ROME 22/10 – Day 14: And old frenemy and a new dish

You know how this goes.




After Holy Mass and a holy hour – there is something special about the quiet of a large space – I was after something to break my fast.  Off to the famous Antico Forno at the Campo de’ Fiori.

On the way I stopped to chat with a couple of the flower vendors I’ve used for years.  Yesterday one of them made a call and got some alstromeria for me.  Knowing that, the next day another flower vendor called me over and he had it too.  He had previously said that he didn’t like it so he didn’t stock it.  I got a small bunch of a different color to incentivize and to boost my apartment’s bouquet.  I digress.    But it is the Campo de’ fiori after all.

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There was a line at the bakery, as one would expect in the morning.

At the check out counter, there is a bottle of “extra virgin doggy oil”.  Just kidding.  Canino is a spectacularly beautiful place north of Rome.

Heading home with my score.

I bought a part of a loaf of casareccio and, instead of cornetti, I bought an old frenemy, a Roman rosetta.

In a couple of the clerical houses I’ve been in in Rome, breakfast always includes, invariably, a rosetta.  If fresh, they are good.  If not, they can be used for bocce or boules or, filled with explosives, combat, with lead, anchors.

They are hollow.  You approach them by pulling out the center.

I like mine with butter and jam.  It was a blast from the past.  The occasional rosetta is great!  Everyday for months on end… variety summons.

This confraternity church on the V. Giulia is getting help.   What I cherish above all is the papal coat of arms over the door.  That’s the custom in Rome: the pope’s arms and, if the church is assigned to a Cardinal, his arms.

Recognize this guy?   Superb.  I hope it is never removed except to be cleaned, preserved and put back into place.

A sad sight on the Via Giulia.  You would think that, as venerated as St. Philip Neri is in Rome – co-patron with Peter! – as omnipresent as are his images and objects in Roman churches, there would be a church dedicated to him.  Right?  There sort of is/was.

This had the misfortune of standing between a bridge over the Tiber and the straight street leading to the Corso in front of the Chiesa Nuova. It had been a plan to bash down everything and connect them.  The area between the river and V. Giula has been converted into  parking lot.

While there is some interior space, I think being used by an architect, the façade is pretty much all there is.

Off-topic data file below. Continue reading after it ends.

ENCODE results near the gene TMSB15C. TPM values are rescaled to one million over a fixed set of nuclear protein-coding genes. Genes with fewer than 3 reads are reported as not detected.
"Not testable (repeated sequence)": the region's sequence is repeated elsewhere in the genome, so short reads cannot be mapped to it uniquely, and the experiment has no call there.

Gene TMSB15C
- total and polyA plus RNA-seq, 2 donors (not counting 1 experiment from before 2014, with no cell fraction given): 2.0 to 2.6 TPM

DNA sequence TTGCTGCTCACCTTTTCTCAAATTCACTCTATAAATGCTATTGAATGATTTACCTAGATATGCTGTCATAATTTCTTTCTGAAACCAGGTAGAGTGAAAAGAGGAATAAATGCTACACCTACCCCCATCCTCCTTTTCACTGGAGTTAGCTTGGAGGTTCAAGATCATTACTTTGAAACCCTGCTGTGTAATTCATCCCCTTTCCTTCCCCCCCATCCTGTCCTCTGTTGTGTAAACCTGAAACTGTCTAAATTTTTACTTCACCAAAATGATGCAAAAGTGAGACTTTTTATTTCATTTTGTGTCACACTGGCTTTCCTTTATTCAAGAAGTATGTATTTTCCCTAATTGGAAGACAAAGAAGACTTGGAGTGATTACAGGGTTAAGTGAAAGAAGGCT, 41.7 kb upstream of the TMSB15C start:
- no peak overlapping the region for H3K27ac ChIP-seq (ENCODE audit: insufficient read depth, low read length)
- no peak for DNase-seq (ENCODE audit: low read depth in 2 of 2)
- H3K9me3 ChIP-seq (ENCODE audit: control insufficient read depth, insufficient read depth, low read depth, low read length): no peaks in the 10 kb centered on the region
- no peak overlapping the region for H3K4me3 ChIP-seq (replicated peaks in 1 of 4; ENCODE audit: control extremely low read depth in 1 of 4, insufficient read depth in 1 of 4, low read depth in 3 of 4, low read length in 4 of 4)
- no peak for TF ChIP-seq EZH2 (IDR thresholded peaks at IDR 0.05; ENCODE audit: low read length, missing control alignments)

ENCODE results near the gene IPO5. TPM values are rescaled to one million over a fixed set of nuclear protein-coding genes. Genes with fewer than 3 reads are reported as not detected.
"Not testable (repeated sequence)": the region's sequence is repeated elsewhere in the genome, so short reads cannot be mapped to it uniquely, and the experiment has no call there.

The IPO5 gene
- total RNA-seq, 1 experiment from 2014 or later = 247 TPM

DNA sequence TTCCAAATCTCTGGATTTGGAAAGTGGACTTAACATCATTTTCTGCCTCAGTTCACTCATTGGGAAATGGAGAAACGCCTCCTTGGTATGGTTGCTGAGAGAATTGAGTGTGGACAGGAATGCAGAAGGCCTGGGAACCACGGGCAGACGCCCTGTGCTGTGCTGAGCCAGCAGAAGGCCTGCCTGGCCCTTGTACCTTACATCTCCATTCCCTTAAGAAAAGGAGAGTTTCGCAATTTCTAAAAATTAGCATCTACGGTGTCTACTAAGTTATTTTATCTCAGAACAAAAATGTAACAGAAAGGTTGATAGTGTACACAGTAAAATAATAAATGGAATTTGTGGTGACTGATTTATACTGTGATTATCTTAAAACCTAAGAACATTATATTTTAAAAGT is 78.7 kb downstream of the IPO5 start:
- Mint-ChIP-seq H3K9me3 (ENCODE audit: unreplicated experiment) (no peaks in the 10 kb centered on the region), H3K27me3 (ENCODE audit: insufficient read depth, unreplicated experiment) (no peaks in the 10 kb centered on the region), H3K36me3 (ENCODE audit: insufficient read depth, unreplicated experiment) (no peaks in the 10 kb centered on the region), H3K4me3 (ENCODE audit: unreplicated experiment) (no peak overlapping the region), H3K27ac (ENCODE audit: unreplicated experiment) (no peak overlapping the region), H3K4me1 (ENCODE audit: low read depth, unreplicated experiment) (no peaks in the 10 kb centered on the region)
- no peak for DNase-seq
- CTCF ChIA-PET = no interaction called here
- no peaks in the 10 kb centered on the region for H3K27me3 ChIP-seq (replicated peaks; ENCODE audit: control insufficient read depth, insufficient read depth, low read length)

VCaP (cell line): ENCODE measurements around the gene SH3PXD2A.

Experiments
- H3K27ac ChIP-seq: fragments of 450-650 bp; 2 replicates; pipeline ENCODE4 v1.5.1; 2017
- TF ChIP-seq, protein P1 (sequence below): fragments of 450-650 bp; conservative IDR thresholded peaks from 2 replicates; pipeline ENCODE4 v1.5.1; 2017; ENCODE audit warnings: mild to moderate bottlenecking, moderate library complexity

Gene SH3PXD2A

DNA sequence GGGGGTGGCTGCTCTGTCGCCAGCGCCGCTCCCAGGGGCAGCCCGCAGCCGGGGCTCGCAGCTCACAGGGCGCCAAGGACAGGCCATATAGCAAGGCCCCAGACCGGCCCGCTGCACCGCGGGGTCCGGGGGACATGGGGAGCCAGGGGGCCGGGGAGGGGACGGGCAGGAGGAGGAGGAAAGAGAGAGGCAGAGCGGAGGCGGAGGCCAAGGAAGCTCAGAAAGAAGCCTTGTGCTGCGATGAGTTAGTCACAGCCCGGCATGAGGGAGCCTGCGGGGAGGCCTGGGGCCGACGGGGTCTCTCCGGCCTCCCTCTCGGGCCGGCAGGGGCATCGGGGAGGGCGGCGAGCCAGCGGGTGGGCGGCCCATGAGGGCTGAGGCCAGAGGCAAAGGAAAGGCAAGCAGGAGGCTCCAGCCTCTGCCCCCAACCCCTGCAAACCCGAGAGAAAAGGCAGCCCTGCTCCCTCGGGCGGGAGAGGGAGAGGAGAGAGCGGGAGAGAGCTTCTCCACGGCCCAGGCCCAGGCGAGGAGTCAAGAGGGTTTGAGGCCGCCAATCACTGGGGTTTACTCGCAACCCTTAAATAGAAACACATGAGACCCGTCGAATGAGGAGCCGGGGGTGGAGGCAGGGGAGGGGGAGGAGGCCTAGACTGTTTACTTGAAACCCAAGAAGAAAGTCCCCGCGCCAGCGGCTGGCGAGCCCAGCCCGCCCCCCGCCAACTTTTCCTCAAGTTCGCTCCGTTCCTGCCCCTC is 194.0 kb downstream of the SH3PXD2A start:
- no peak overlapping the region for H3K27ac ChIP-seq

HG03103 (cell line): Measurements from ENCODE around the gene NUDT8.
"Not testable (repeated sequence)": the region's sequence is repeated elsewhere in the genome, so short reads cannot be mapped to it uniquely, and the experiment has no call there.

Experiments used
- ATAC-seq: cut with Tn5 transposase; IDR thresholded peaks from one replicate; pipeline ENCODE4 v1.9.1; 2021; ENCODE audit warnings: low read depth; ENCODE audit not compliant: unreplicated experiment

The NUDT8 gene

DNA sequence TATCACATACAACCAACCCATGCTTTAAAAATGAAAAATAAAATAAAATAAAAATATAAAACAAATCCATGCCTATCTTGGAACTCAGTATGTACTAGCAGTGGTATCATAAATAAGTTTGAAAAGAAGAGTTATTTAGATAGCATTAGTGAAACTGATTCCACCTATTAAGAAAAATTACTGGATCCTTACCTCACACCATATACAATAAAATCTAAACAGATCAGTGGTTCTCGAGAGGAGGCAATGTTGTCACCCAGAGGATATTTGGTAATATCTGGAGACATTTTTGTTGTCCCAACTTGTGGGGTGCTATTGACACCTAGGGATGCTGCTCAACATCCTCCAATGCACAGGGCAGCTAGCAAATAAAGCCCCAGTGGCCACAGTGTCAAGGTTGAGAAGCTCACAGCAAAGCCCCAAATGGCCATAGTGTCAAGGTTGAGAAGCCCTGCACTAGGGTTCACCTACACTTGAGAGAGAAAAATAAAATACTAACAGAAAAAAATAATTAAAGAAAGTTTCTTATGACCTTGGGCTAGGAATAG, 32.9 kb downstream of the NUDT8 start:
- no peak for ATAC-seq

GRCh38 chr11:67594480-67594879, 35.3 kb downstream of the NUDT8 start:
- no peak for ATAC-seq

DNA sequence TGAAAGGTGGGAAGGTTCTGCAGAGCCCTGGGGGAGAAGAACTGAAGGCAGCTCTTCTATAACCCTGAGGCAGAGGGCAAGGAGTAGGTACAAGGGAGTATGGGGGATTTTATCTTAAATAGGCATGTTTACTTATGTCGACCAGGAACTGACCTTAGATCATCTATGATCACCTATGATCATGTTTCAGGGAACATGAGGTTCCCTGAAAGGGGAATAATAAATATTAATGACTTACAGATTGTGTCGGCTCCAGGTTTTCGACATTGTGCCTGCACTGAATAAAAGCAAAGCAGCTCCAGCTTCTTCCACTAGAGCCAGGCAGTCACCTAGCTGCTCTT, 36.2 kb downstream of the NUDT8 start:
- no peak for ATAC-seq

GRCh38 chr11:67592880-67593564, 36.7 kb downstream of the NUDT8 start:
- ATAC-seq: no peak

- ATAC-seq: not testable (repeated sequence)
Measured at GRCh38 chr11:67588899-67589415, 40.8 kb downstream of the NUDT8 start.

Lunch with a friend at one of my usual places.   This was spectacular.  A pasta much like strozzapreti (actually ferretti) in a sauce of cream, zest of citrus fruits, salmon, shaved fennel and dill.   Simple and superb.  This is definitely on my to do list.  The only problem to overcome at home will be the absence of panna da cucina, which is sort of like crème fraiche but… not.   I have a cunning plan that will involve the reduction of heavy cream, perhaps with some of the agrumi zest.  I have a couple of zesting tools that I bought in Tokyo that will do the trick.  A drop of black truffle oil will not hurt this preparation at all.  This is a great way to handle some left over salmon that isn’t – quod Deus avertat! – cooked to invincible insipid fibers.

This was a treat.

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Black to move.

Meanwhile, the bloodbath continues, which is discouraging.

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About Fr. John Zuhlsdorf

Fr. Z is the guy who runs this blog. o{]:¬)
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  1. Sid Cundiff in NC says:

    Thank you for the photos of the rosetta!

  2. TheCavalierHatherly says:

    The sad story of the church puts in mind the animadversion of Russell Kirk on automobiles, “the mechanical jacobins.”

  3. Fr. Timothy Ferguson says:

    The ceiling of the dining room at the North American College features a dated and largely forgettable mural that looks like some imitation of the style of Chagall (I stand back and wait for the inevitable comment that it’s either a real Chagall or it’s someone spectacular whom I am just to uneducated to appreciate). The central feature is supposed to show Christ feeding the multitudes, but given the poor quality of work (I mean, the intentional primitivism of the work), the summer that I was there, we were told that it depicted Our Lord throwing rosettas at the monkey – obviously a passage from some apocryphal Gospel.

  4. Kentucky Gent says:

    2.Kf1 (moving to the h-file loses to Qh5# checkmate) Nxg3+ wins a pawn.
    But 2…Qa6+! looks much stronger. I think black checkmates or wins massive material after
    3.Ke1 Bf2+!

  5. Adam Piggott says:

    N to d6 puts white in a tricky spot.

    I will attempt the same pasta as I thankfully do have access to the wonderful panna da cucina.

  6. Suburbanbanshee says:

    Those rosettas look like they’d be great as the biscuit in biscuits and gravy.

    And maybe you could make different colors of gravy and sauces, and that would be pretty.

  7. Neal says:

    1. …Bd4+
    2. Kf1 Qa6+
    3. Rc4 Qxc4+
    4. Qxc4 Nd2+
    Knight forks white’s queen and king.

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